Development of Vowels in Unstressed Syllables in OE, ME, Early New English
The development of the vowels in unstressed syllables, final syllables in particular, was basically different. Whereas in stressed position the number of vowels had grown (as compared with the PG system), due to the appearance of new qualitative differences, the number of vowels distinguished in unstressed position had been reduced. In unaccented syllables especially final long vowels were shortened and thus the opposition of vowels –long to short – was neutralized. OE nama to the earlier namon. It must also be mentioned that some short vowels in final unaccented syllables were dropped. After long syllables that is syllables containing a long vowel or a short vowel followed by more than one consonant , the vowels (i) and (u) were lost. The following examples illustrate the retention of (u) and (i) after a short syllable and their loss after along one: OE scipu and sceap (NE ships, sheep, pl from skeapu), OE werian – deman ( Ne wear, deem, Gt. Domjan)
In ME and NE the main direction of the evolution of unstressed vowels was the same as before, even in the pre-written period unstressed vowels had lost many of their former distinctions, namely their differences in quantity as well as some of their differences in quality. The tendency towards phonetic reduction operated in all the subsequent periods of history and was particularly strong in unstressed fnal syllables in ME.
In Early ME the pronunciation of unstressed syllables became increasingly indistinct. As compared to OE which distinguished five short vowels in unstressed position [e/i], [a] and [o/u], Late ME had only two vowels in unaccented syllables:[ӛ] and [i] which are never directly contrasted, this means that phonetic contrasts in unstressed vowels had been practically lost.
OE fiscas ME fishes [‘fiSes] NE fishes pl
OE fisces ME fishes NE fish’s Gen/
OE rison ME risen [rizӛn] Ne rose (OE past pl)
The occurrence of only two vowels [ӛ] and [i] in unstressed final syllables is regarded as an important mark of ME, distinguishing it in the one hand from OE with its greater variety of unstressed vowels, and on the other hand from NE when the ME final [ӛ] was dropped.
This final [ӛ] disappeared in Late ME though it continued to be spelt as –e. We should remember though that while the OE the OE unstressed vowels were reduced and lost, new unstressed vowels appeared in borrowed words or developed from stressed ones as a result of various changes, the shifting of word stress in ME and NE vocalization of [r] in such endings as writer , actor where [er] and [or] became [ӛ]. These developments show that the gap between the stressed and unstressed vowels has narrowed so that in ME and NE we can no longer subdivide the vowels into two distinct subsystem that of stressed and unstressed vowels.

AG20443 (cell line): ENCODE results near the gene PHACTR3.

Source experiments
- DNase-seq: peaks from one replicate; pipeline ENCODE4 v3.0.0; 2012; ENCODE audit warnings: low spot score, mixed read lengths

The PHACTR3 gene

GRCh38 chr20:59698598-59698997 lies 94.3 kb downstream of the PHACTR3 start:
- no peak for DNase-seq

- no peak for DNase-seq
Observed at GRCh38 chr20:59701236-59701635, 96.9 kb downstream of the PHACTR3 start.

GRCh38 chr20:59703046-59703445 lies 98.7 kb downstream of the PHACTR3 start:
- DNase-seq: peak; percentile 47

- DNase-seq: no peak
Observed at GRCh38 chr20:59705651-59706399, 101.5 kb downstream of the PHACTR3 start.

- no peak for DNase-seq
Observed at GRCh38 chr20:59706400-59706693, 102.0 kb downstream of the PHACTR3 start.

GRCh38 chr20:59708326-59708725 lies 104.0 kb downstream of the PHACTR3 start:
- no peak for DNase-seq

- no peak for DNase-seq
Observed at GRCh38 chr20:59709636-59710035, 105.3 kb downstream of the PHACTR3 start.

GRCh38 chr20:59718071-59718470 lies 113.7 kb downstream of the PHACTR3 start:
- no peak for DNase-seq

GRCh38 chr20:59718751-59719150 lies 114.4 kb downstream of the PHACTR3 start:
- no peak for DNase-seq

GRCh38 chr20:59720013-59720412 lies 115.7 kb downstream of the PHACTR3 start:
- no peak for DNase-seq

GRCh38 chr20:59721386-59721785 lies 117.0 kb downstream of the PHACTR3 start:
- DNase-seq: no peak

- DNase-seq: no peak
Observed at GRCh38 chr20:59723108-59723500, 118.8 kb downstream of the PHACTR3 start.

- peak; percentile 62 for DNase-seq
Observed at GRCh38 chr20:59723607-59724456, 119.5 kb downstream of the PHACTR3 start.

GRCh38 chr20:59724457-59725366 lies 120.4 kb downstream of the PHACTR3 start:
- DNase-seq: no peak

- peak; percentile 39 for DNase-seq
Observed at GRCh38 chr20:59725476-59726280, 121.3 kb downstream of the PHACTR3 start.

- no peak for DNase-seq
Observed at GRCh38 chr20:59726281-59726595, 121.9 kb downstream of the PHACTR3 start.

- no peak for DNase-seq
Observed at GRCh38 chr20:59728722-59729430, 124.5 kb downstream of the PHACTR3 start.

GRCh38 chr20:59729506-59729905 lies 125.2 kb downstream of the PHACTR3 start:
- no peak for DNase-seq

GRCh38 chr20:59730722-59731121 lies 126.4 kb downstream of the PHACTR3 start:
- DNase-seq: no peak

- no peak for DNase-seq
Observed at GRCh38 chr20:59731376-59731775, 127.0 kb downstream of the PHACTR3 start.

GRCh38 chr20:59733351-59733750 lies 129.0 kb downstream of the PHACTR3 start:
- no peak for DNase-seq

Weak Verbs in OE
Weak verbs are relatively stronger than strong verbs. They reflect a later stage in the development of the Germ.languages. There were an open class in OE as new verbs that entered the language generally formed their forms on analogie with the weak verbs. Whereas, the strong verbs used vowel interchange as means of differentiation among the principal verb tense, the weak verbs used for that purpose suffixation(suffixes –t,-d) : cēpan, cepte, cept. The weak verbs had a stem-forming suffix, that followed the root & the grammatical endings. In accordance of the character of the stem-suffix the weak verbs are classified into 3 classes:
The stem suffix “i”, the class includes many words from other nouns, adjectives and verbs. All of them have a front- root vowel – the result of the palatal mutation due to the “i” element of the stem suffix.( dōn-deman; ful-fyllan). In the cause of time this palatal suffix was lost. It was preserved only in some participles in the form of “e”: dēman, demd, demed.
The stem-suffix “oi”.The “o” element of the suffix is preserved in the past tense & in the Participle II. The root vowel of this class remained unchanged because of the preceding ō (lufo-ian) in all forms.
Only 3 verbs: -habban –have;-libban-live; seezan-say.